Justin McDowell was 17 when he and a confederate shotgunned their way into a downstate Allendale, Ill., home, held a couple and their infant daughter at gunpoint and stole $300 and the keys to the family’s black Chevy Impala. Like so many youth felonies, it was a stupid, tragic act. When McDowell was arrested a year later in 2002, he was working episodically for little money, laying foundations beneath double-wide trailer homes. He had no plans to return to school. The judge gave him 36 years.
By the time McDowell is eligible for parole in 2020, having served half his sentence, he will have cost Illinois taxpayers more than $396,000 — the cumulative price of his incarceration. Will it prove an efficient investment for a state experiencing a severe budget crisis? It ought to, given McDowell’s evolving eagerness over the past seven years to pursue an education and turn his life around. But for the Centralia Correctional Center inmate, now 33, the question remains open — as it does for most of the more than 40,000 men and women currently incarcerated in Illinois prisons.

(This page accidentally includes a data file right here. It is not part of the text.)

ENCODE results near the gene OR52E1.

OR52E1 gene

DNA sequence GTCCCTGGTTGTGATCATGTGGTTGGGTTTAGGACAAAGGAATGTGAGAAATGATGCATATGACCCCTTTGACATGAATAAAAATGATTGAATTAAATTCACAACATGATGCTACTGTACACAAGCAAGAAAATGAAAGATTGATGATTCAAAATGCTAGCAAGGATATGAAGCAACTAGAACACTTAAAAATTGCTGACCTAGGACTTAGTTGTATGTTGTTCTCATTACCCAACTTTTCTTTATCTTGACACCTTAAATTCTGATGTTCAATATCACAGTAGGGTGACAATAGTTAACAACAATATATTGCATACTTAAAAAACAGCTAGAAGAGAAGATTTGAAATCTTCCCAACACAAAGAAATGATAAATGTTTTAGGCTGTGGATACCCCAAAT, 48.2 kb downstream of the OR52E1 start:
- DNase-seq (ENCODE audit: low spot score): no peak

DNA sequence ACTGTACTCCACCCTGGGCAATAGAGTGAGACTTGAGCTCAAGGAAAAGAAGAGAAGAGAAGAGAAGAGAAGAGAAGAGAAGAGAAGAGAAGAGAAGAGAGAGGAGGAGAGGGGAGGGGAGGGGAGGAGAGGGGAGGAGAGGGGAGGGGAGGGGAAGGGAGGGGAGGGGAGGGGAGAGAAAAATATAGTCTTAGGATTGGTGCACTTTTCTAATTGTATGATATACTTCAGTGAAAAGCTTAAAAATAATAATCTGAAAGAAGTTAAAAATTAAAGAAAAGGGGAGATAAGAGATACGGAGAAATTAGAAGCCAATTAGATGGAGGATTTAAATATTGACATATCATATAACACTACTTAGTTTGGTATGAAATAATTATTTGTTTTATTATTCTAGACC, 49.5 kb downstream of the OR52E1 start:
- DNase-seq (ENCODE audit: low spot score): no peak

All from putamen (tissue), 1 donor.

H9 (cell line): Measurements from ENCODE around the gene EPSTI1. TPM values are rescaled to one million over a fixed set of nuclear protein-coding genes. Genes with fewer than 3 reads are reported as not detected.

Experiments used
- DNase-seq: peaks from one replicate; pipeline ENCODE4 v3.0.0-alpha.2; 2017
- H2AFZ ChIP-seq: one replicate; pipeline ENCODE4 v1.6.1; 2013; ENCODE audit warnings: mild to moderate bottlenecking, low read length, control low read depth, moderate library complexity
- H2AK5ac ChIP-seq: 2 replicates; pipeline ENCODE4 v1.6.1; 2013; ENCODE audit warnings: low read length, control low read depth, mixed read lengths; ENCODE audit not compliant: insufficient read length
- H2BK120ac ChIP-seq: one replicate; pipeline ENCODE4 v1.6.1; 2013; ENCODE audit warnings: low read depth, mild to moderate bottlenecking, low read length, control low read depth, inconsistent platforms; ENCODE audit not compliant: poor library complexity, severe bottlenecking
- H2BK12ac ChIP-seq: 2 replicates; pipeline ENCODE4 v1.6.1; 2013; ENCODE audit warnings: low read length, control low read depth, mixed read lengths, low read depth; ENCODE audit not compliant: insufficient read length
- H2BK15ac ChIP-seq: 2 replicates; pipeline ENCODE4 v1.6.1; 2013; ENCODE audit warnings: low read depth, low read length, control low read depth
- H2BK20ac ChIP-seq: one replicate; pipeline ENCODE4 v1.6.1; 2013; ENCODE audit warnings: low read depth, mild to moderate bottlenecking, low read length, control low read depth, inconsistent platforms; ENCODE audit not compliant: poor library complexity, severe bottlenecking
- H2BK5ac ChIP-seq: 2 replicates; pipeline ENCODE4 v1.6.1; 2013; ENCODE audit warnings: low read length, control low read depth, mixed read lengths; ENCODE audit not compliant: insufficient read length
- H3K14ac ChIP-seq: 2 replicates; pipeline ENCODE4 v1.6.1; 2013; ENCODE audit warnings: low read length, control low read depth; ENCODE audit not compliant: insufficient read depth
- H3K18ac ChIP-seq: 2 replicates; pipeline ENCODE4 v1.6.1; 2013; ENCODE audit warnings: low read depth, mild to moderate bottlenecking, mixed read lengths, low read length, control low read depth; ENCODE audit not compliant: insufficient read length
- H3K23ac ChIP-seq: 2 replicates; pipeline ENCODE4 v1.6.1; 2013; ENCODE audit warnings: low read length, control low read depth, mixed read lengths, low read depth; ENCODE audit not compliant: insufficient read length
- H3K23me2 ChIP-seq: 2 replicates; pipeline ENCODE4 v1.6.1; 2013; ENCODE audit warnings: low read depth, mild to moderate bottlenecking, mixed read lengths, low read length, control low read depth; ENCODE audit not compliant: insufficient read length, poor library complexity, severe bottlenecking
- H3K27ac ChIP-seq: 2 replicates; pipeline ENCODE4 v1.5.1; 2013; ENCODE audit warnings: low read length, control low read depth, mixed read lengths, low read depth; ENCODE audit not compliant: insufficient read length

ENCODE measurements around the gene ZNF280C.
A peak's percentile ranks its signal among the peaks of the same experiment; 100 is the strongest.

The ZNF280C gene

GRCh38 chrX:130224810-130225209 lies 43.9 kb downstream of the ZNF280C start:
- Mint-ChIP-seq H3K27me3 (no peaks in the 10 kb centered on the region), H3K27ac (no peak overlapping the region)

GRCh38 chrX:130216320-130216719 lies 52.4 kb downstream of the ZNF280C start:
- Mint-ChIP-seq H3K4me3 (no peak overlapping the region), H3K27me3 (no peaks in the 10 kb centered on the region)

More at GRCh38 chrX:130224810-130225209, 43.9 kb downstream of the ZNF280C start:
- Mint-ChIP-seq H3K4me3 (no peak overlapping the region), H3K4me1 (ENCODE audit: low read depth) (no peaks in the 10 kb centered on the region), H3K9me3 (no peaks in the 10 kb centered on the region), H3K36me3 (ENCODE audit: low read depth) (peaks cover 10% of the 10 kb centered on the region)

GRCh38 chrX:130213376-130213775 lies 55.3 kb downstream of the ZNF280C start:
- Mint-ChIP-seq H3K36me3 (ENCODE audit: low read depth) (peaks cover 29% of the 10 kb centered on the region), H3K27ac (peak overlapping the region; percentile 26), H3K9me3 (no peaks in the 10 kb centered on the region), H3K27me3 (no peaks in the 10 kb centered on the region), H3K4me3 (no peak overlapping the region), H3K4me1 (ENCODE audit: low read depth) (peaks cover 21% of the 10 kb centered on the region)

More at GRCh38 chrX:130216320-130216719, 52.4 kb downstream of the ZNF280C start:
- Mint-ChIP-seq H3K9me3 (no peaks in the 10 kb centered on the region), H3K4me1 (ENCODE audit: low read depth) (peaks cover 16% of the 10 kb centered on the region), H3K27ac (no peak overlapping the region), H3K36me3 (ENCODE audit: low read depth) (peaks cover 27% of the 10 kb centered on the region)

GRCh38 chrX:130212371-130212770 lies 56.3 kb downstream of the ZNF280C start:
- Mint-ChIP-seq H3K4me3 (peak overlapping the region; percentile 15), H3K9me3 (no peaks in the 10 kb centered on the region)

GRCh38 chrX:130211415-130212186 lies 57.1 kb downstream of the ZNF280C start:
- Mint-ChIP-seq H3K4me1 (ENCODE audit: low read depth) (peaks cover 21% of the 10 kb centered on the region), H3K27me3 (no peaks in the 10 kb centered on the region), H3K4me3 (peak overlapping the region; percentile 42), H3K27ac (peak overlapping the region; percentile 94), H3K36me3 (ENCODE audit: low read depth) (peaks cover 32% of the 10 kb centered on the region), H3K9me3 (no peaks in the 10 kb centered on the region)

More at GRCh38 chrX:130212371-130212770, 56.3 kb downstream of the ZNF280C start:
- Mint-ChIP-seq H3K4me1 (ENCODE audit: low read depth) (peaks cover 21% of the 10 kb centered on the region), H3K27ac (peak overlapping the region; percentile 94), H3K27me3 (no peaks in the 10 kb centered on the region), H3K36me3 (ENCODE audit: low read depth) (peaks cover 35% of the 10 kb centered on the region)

Last March, McDowell lost an important building block toward reconfiguring his life when Kaskaskia College summarily, indefinitely and reluctantly suspended the in-prison degree program it had administered at Centralia since 1983, and in which McDowell was enrolled. At the time, McDowell was more than halfway toward earning an associate’s degree in general education. He previously had completed a six-month vocational tech program in construction management, earning straight A’s. “He’d been on a waiting list for almost two years, trying to get into that course,” Steve Mandrell, his Kaskaskia professor, recalled. Mandrell found him so impressive, he later hired him as a teacher’s aide.
Kaskaskia ended its program because the Illinois Department of Corrections, as a result of the state’s ongoing budget crisis, had stopped payment on its three-year, roughly $1.2 million contract with the school. According to George Evans, Kaskaskia’s dean of career and technical education, McDowell was one of approximately 1,400 prisoners the school has educated over the years.